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Examining the involvement of religious NGOs (RNGOs) at the UN, this book explores whether they polarize political debates at the UN or facilitate agreement on policy issues. The number of RNGOs engaging with the United Nations (UN) has grown considerably in recent years: RNGOs maintain relations with various UN agencies, member-state missions, and other NGOs, and participate in UN conferences and events. This volume includes both a quantitative overview of RNGOs at the UN and qualitative analyses of specific policy issues such as international development, climate change, business and human rights, sexual and reproductive health and rights, international criminal justice, defamation of religions, and intercultural dialogue and cooperation. The contributions explore the factors that explain the RNGOs’ normative positions and actions and scrutinise the assumption that religions introduce non-negotiable principles into political debate and decision-making that inevitably lead to conflict and division. Presenting original research on RNGOs and issues of global public policy, this volume will be relevant to both researchers and policy-makers in the fields of religion and international relations, the United Nations, and non-state actors and global governance.

The Institution of International Order

From the League of Nations to the United Nations
Author: Simon Jackson,Alanna O'Malley
Publisher: Routledge
ISBN: 1351608762
Category: History
Page: 248
View: 1756

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This volume delivers a history of internationalism at the League of Nations and the United Nations (UN), with a focus on the period from the 1920s to the 1970s, when the nation-state ascended to global hegemony as a political formation. Combining global, regional and local scaes of analysis, the essays presented here provide an interpretation of the two institutions — and their complex interrelationship — that is planetary in scale but also pioneeringly multi-local. Our central argument is that although the League and the UN shaped internationalism from the centre, they were themselves moulded just as powerfully by internationalisms that welled up globally, far beyond Geneva and New York City. The contributions are organised into three broad thematic sections, the first focused on the production of norms, the second on the development of expertise and the third on the global re-ordering of empire. By showing how the ruptures and continuities between the two international organisations have shaped the content and format of what we now refer to as ‘global governance’, the collection determinedly sets the Cold War and the emergence of the Third World into a single analytical frame alongside the crisis of empire after World War One and the geopolitics of the Great Depression. Each of these essays reveals how the League of Nations and the United Nations provided a global platform for formalising and proliferating political ideas and how the two institutions generated new spectrums of negotiation and dissidence and re-codified norms. As an ensemble, the book shows how the League of Nations and the United Nations constructed and progressively re-fashioned the basic building blocks of international society right across the twentieth century. Developing the new international history’s view of the League and UN as dynamic, complex forces, the book demonstrates that both organisations should be understood to have played an active role, not just in mediating a world of empires and then one of nation-states, but in forging the many principles and tenets by which international society is structured.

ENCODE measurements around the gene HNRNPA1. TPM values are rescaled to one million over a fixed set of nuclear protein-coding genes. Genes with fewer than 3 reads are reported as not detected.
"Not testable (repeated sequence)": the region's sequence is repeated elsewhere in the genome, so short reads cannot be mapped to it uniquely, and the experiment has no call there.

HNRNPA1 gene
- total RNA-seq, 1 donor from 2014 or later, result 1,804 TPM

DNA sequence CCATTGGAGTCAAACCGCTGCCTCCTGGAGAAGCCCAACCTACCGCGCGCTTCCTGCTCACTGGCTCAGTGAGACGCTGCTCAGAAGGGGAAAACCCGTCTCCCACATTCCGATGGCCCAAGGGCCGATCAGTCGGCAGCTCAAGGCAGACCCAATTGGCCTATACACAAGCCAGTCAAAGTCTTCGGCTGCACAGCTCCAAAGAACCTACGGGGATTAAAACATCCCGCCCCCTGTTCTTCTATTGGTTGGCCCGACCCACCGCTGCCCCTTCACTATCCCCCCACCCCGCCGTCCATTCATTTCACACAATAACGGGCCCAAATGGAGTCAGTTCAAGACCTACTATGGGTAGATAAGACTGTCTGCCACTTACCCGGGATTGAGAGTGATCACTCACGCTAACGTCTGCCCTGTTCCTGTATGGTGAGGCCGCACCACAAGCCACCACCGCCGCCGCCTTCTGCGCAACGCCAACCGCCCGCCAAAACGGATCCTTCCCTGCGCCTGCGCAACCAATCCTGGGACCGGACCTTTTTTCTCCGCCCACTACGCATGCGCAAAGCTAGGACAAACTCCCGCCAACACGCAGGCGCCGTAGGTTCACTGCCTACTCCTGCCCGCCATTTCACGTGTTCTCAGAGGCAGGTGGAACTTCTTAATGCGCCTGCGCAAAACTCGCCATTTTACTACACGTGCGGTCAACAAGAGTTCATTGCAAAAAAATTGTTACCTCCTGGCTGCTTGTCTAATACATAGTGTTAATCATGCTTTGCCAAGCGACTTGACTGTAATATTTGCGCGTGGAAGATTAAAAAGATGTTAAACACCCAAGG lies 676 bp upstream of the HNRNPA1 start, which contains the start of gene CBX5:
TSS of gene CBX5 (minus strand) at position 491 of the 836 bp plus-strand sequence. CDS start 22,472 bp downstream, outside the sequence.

Faith-Based Organizations at the United Nations


Author: Jeff Haynes
Publisher: Springer
ISBN: 1137404515
Category: Political Science
Page: 192
View: 2457

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The book examines selected faith-based organisations (FBOs) and their attempts to seek to influence debate and decision-making at the United Nations (UN). Increasing attention on FBOs in this context has followed what is widely understood as a widespread, post-Cold War "religious resurgence." The bibliography is available digitally at the end of sample chapter, which can be downloaded on this page.

World Economic and Social Survey 2016

Climate Change Resilience - An Opportunity for Reducing Inequalities
Author: United Nations Department of Economic and Social Affairs
Publisher: United Nations
ISBN: 921361988X
Category: Political Science
Page: 176
View: 3134

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This edition of the World Economic and Social Survey contributes to the debate on the implementation challenges of the 2030 Agenda for Sustainable Development. In addressing the specific challenge of building resilience to climate change, the Survey focuses attention on the population groups and communities that are disproportionately affected by climate hazards. It argues that, in the absence of transformative policies which coherently address the economic, social and environmental dimensions of development, building climate resilience will remain elusive and poverty and inequalities will worsen. To the extent that the differential impact of climate hazards on people and communities is determined largely by the prevalence of multiple inequalities in respect of the access to resources and opportunities, policies aimed at building climate resilience provide an opportunity to address the structural determinants of poverty and inequality in their multiple dimensions.

The New United Nations

International Organization in the Twenty-First Century
Author: John A. Moore,Jerry Pubantz
Publisher: N.A
ISBN: 9781138185791
Category: International relations
Page: 354
View: 5540

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With a fresh look at challenges to the UN in Syria, Iran, Russia, and elsewhere, the second edition of this successful text highlights new international trends toward global governance, holistic democracy and human development, and progress on peacebuilding and counterterrorism. A comprehensive guide to the world body's institutions, procedures, policies, specialized agencies, historic personalities, initiatives, and involvement in world affairs, The New United Nations is organized thematically, blending both topical and chronological explanations making reference to current scholarly terms and theories. New to this edition: Fully updated chapters and a new Introduction, including discussion of the Paris Climate Change Agreement, Human Rights Council, and Peacebuilding Commission; New sections on Special Rapporteurs and Special Procedures, the theory and practice of neoliberalism, the UN's endorsement of the "Responsibility to Protect," and Contact Groups; Unique special section on the student Model United Nations experience; Coverage of the UN's fifteen-year assessment of the Millennium Development Goals and the consequent approval of the Sustainable Development Goals; and eResources with supportive materials and documents.